- Mortise & Tenon Joint: Figure 4
Figure 4 - Mortise & tenon joint
Figure 5 - Mortising chisel and bit
- Tongue & Groove Joint: Figure 6
A mortise and tenon joint is made by removing an amount of wood from one end of the piece of lumber and making a mortise (square of rectangular hole) in the mating piece of lumber so that the tenon created at the end of the first board fits tightly into the mortise of the second board.
The tenon should be a tight fit into the mortise and in many cases a mallet is needed in order to seat the tenon all the way into the mortise.
Mortise and tenon joints are generally not used at the ends of both boards, but rather when joining one board in the middle of another. However, there is no reason why the mortise and tenon style joint could not be used at the ends as well.
A mortise and tenon joint is quite strong as there is a lot of surface area to hold adhesive.
The mortise and tenon joints can be made with a hand drill, wood chisels and a backsaw. However, the use of a mortising and chisel bit, as shown in Figure 5, in a drill press and either a dado blade in a table saw or a router mounted in a router table will make the project much easier.
The mortise and tenon joint is an excellent joint for many woodworking projects. It is an excellent choice on fences, where the mortises are placed in the vertical post and the tenons are on the ends of the horizontal cross members. The use of mortise and tenon joints on fences alleviates the need to use metal brackets.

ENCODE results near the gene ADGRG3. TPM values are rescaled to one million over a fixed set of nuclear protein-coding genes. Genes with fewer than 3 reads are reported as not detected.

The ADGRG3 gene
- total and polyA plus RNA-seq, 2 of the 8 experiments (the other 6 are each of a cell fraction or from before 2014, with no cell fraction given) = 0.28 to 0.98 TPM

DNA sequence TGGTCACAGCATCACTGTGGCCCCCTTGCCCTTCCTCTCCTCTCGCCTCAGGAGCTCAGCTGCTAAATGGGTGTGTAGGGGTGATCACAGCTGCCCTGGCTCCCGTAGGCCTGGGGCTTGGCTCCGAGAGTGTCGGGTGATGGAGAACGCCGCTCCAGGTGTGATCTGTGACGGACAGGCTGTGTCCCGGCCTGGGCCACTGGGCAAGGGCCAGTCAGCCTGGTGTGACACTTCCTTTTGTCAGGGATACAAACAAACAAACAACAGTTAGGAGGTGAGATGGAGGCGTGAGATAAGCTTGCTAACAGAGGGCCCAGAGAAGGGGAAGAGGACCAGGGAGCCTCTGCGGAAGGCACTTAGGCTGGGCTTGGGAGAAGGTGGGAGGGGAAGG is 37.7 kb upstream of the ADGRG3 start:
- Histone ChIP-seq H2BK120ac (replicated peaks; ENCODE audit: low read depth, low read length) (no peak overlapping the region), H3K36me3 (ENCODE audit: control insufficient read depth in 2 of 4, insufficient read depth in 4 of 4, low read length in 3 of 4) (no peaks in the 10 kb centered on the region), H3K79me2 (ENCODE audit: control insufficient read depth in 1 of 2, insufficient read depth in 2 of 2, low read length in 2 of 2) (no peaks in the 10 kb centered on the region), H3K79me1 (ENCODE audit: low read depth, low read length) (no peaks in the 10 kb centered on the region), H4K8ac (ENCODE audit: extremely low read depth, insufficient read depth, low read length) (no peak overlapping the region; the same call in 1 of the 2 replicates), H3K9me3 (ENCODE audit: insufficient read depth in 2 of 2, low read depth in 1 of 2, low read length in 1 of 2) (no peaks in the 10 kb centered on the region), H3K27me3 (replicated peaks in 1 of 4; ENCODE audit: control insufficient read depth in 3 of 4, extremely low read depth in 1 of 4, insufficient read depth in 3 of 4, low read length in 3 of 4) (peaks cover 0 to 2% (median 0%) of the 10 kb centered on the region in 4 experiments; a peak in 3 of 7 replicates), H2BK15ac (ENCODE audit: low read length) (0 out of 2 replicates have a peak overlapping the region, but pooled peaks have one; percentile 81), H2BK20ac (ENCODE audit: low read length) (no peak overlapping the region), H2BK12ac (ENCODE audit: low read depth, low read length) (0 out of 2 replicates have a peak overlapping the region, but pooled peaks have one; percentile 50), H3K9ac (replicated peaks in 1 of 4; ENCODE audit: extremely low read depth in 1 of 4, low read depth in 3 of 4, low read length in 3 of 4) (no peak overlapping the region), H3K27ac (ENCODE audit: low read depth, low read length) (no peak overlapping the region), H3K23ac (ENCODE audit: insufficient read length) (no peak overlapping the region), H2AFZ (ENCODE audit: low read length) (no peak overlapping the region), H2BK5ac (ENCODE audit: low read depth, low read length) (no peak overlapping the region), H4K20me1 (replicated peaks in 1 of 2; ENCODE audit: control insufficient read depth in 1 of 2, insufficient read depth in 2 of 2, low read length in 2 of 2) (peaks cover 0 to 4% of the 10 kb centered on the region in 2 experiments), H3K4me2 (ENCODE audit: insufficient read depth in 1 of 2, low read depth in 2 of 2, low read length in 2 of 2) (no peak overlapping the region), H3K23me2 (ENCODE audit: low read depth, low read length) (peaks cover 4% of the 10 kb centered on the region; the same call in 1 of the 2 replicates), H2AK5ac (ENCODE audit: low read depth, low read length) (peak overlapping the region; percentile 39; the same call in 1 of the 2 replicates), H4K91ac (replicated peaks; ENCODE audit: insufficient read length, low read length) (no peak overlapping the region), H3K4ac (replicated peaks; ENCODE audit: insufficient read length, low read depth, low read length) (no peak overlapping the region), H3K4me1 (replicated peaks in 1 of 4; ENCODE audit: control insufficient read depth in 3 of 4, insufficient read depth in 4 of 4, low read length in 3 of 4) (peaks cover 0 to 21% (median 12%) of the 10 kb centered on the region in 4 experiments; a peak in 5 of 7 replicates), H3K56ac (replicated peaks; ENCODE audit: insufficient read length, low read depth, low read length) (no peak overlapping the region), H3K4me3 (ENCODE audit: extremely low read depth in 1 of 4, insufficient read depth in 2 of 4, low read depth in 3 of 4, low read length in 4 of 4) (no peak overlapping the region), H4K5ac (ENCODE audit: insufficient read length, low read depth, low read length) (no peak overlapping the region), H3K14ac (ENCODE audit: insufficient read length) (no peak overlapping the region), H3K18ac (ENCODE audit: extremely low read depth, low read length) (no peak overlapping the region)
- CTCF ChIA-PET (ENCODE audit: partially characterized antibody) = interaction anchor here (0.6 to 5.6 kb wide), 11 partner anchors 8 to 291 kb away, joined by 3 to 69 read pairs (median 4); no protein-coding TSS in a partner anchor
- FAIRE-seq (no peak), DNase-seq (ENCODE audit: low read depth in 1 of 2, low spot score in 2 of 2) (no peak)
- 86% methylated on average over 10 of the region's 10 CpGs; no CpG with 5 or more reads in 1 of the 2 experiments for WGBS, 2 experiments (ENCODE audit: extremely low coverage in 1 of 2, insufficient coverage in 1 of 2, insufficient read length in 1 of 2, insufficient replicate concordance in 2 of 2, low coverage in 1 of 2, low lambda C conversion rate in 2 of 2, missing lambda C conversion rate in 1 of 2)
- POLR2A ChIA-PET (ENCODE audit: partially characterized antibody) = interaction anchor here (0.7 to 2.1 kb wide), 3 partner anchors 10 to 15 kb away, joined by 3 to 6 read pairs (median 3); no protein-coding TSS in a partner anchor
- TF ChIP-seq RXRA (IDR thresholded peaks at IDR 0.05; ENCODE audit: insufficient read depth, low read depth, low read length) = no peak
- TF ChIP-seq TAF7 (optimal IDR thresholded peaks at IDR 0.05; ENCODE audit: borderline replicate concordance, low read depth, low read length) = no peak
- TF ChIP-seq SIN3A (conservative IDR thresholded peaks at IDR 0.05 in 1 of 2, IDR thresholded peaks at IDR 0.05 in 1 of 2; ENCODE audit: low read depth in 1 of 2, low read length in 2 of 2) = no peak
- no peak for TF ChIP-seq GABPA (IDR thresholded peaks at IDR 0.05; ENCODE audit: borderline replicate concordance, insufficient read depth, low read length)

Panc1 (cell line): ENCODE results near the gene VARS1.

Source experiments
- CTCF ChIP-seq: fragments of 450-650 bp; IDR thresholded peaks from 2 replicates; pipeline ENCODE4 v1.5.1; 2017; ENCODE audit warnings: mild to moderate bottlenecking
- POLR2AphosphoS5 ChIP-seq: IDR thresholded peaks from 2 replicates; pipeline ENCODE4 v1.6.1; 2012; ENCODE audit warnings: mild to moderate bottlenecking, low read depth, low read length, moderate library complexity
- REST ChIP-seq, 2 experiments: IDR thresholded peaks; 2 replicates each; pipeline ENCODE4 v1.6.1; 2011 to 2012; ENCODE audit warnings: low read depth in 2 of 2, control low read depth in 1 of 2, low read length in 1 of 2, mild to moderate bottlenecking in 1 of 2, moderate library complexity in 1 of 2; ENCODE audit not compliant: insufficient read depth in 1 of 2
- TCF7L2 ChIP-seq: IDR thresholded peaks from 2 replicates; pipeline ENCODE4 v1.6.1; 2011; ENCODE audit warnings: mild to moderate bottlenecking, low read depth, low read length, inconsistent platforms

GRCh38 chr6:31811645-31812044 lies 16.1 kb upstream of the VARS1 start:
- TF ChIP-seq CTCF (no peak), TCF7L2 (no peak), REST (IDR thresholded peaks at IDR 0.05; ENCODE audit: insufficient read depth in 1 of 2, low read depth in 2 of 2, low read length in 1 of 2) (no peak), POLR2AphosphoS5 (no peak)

Figure 6 - Tongue and groove joint
The tongue and grove joint is popular for hardwood flooring, wainscoting and plywood where the length of one board is attached to the length of another board on the edges.
The tongue and grove joint is generally not something that the home handyman would use unless doing a project such as a patterned hardwood floor.
A tongue and grove joint is used primarily to keep adjacent boards level rather than as a method of fastening boards together.
The joint does not generally have glue applied, but instead each board is fastened into position using screws, nails or adhesive individually.
Because the tongue and grooves are made on the edges of the boards the best tool to create the joint is a router mounted in a router table or a dado blade on a table saw. Hand tools are not appropriate for making tongue and groove joints.
In many cases it is necessary to use a mallet to seat the tongue all the way into the groove.